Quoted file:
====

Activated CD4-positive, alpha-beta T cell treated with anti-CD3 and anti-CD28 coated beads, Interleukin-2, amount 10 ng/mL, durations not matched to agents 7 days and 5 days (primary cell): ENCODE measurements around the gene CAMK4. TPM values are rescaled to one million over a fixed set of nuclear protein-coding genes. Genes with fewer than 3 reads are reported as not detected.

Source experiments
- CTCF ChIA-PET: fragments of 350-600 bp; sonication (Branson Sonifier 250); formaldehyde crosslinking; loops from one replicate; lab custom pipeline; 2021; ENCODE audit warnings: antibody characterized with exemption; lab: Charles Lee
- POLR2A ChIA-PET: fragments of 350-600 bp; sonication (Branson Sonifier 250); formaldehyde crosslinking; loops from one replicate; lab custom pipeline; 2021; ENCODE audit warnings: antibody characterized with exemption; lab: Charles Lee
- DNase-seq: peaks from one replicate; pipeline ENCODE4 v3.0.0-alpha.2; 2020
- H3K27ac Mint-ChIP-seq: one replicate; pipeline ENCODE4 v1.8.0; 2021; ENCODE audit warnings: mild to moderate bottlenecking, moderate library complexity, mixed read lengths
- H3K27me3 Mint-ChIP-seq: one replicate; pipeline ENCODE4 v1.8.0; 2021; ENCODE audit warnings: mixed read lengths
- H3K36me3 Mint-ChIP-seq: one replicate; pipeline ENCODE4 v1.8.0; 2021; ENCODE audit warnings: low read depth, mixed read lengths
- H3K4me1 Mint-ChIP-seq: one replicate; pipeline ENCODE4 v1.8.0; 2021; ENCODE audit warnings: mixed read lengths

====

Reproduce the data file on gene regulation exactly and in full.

Activated CD4-positive, alpha-beta T cell treated with anti-CD3 and anti-CD28 coated beads, Interleukin-2, amount 10 ng/mL, durations not matched to agents 7 days and 5 days (primary cell): ENCODE measurements around the gene CAMK4. TPM values are rescaled to one million over a fixed set of nuclear protein-coding genes. Genes with fewer than 3 reads are reported as not detected.

Source experiments
- CTCF ChIA-PET: fragments of 350-600 bp; sonication (Branson Sonifier 250); formaldehyde crosslinking; loops from one replicate; lab custom pipeline; 2021; ENCODE audit warnings: antibody characterized with exemption; lab: Charles Lee
- POLR2A ChIA-PET: fragments of 350-600 bp; sonication (Branson Sonifier 250); formaldehyde crosslinking; loops from one replicate; lab custom pipeline; 2021; ENCODE audit warnings: antibody characterized with exemption; lab: Charles Lee
- DNase-seq: peaks from one replicate; pipeline ENCODE4 v3.0.0-alpha.2; 2020
- H3K27ac Mint-ChIP-seq: one replicate; pipeline ENCODE4 v1.8.0; 2021; ENCODE audit warnings: mild to moderate bottlenecking, moderate library complexity, mixed read lengths
- H3K27me3 Mint-ChIP-seq: one replicate; pipeline ENCODE4 v1.8.0; 2021; ENCODE audit warnings: mixed read lengths
- H3K36me3 Mint-ChIP-seq: one replicate; pipeline ENCODE4 v1.8.0; 2021; ENCODE audit warnings: low read depth, mixed read lengths
- H3K4me1 Mint-ChIP-seq: one replicate; pipeline ENCODE4 v1.8.0; 2021; ENCODE audit warnings: mixed read lengths